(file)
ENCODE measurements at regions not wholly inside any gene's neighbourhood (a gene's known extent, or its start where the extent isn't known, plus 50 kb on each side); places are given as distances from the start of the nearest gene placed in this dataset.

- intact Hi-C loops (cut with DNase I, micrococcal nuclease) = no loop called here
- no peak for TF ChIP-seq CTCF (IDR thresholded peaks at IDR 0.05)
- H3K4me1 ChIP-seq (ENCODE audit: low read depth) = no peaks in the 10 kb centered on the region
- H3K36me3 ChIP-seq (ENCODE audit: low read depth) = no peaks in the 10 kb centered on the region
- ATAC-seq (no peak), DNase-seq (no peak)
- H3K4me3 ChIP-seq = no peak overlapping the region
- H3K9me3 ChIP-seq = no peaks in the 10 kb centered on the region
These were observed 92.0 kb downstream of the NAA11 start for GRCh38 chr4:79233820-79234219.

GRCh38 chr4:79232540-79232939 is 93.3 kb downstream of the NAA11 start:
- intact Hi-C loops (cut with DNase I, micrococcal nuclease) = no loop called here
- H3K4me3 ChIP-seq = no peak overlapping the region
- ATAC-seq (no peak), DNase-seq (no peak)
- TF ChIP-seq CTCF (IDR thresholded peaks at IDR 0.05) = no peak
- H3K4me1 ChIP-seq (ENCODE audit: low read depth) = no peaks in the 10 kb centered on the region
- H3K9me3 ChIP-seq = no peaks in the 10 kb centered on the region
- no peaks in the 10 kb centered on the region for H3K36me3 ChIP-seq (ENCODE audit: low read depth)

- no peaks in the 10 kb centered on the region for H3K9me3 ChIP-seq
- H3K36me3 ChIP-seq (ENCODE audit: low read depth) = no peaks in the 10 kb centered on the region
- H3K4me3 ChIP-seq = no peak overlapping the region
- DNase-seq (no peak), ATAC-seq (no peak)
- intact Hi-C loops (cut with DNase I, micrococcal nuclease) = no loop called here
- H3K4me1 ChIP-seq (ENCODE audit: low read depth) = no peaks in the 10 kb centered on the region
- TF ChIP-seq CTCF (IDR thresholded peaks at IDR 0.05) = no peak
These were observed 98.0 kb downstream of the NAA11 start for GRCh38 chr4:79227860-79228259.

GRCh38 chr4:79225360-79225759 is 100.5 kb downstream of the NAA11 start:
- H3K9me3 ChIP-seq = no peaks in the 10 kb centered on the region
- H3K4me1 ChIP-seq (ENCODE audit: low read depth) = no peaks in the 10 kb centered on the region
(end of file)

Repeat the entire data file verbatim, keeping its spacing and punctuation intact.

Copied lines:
ENCODE measurements at regions not wholly inside any gene's neighbourhood (a gene's known extent, or its start where the extent isn't known, plus 50 kb on each side); places are given as distances from the start of the nearest gene placed in this dataset.

- intact Hi-C loops (cut with DNase I, micrococcal nuclease) = no loop called here
- no peak for TF ChIP-seq CTCF (IDR thresholded peaks at IDR 0.05)
- H3K4me1 ChIP-seq (ENCODE audit: low read depth) = no peaks in the 10 kb centered on the region
- H3K36me3 ChIP-seq (ENCODE audit: low read depth) = no peaks in the 10 kb centered on the region
- ATAC-seq (no peak), DNase-seq (no peak)
- H3K4me3 ChIP-seq = no peak overlapping the region
- H3K9me3 ChIP-seq = no peaks in the 10 kb centered on the region
These were observed 92.0 kb downstream of the NAA11 start for GRCh38 chr4:79233820-79234219.

GRCh38 chr4:79232540-79232939 is 93.3 kb downstream of the NAA11 start:
- intact Hi-C loops (cut with DNase I, micrococcal nuclease) = no loop called here
- H3K4me3 ChIP-seq = no peak overlapping the region
- ATAC-seq (no peak), DNase-seq (no peak)
- TF ChIP-seq CTCF (IDR thresholded peaks at IDR 0.05) = no peak
- H3K4me1 ChIP-seq (ENCODE audit: low read depth) = no peaks in the 10 kb centered on the region
- H3K9me3 ChIP-seq = no peaks in the 10 kb centered on the region
- no peaks in the 10 kb centered on the region for H3K36me3 ChIP-seq (ENCODE audit: low read depth)

- no peaks in the 10 kb centered on the region for H3K9me3 ChIP-seq
- H3K36me3 ChIP-seq (ENCODE audit: low read depth) = no peaks in the 10 kb centered on the region
- H3K4me3 ChIP-seq = no peak overlapping the region
- DNase-seq (no peak), ATAC-seq (no peak)
- intact Hi-C loops (cut with DNase I, micrococcal nuclease) = no loop called here
- H3K4me1 ChIP-seq (ENCODE audit: low read depth) = no peaks in the 10 kb centered on the region
- TF ChIP-seq CTCF (IDR thresholded peaks at IDR 0.05) = no peak
These were observed 98.0 kb downstream of the NAA11 start for GRCh38 chr4:79227860-79228259.

GRCh38 chr4:79225360-79225759 is 100.5 kb downstream of the NAA11 start:
- H3K9me3 ChIP-seq = no peaks in the 10 kb centered on the region
- H3K4me1 ChIP-seq (ENCODE audit: low read depth) = no peaks in the 10 kb centered on the region